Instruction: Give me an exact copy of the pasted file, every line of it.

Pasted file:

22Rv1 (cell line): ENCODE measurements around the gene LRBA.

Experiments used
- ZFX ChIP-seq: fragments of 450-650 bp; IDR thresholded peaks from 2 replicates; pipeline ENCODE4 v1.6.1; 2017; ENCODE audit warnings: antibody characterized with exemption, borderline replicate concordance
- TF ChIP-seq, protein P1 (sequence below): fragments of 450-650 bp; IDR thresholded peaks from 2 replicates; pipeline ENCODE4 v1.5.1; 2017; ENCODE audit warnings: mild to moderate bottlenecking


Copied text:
22Rv1 (cell line): ENCODE measurements around the gene LRBA.

Experiments used
- ZFX ChIP-seq: fragments of 450-650 bp; IDR thresholded peaks from 2 replicates; pipeline ENCODE4 v1.6.1; 2017; ENCODE audit warnings: antibody characterized with exemption, borderline replicate concordance
- TF ChIP-seq, protein P1 (sequence below): fragments of 450-650 bp; IDR thresholded peaks from 2 replicates; pipeline ENCODE4 v1.5.1; 2017; ENCODE audit warnings: mild to moderate bottlenecking